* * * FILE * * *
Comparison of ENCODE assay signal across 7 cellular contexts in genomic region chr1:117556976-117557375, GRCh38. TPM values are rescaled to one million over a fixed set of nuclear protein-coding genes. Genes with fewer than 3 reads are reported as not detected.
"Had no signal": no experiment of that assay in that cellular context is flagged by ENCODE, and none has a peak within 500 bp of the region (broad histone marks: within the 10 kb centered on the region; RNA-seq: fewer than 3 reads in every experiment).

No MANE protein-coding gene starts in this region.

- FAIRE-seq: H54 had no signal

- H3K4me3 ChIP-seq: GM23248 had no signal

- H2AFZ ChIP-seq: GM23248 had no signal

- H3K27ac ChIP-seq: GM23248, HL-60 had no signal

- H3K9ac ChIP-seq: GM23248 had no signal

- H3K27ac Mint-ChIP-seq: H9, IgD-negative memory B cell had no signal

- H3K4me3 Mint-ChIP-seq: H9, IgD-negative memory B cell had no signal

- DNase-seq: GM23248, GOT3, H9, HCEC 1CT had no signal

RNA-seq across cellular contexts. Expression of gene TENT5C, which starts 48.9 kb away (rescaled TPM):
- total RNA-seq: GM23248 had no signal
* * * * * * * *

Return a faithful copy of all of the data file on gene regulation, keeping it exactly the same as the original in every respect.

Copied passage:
Comparison of ENCODE assay signal across 7 cellular contexts in genomic region chr1:117556976-117557375, GRCh38. TPM values are rescaled to one million over a fixed set of nuclear protein-coding genes. Genes with fewer than 3 reads are reported as not detected.
"Had no signal": no experiment of that assay in that cellular context is flagged by ENCODE, and none has a peak within 500 bp of the region (broad histone marks: within the 10 kb centered on the region; RNA-seq: fewer than 3 reads in every experiment).

No MANE protein-coding gene starts in this region.

- FAIRE-seq: H54 had no signal

- H3K4me3 ChIP-seq: GM23248 had no signal

- H2AFZ ChIP-seq: GM23248 had no signal

- H3K27ac ChIP-seq: GM23248, HL-60 had no signal

- H3K9ac ChIP-seq: GM23248 had no signal

- H3K27ac Mint-ChIP-seq: H9, IgD-negative memory B cell had no signal

- H3K4me3 Mint-ChIP-seq: H9, IgD-negative memory B cell had no signal

- DNase-seq: GM23248, GOT3, H9, HCEC 1CT had no signal

RNA-seq across cellular contexts. Expression of gene TENT5C, which starts 48.9 kb away (rescaled TPM):
- total RNA-seq: GM23248 had no signal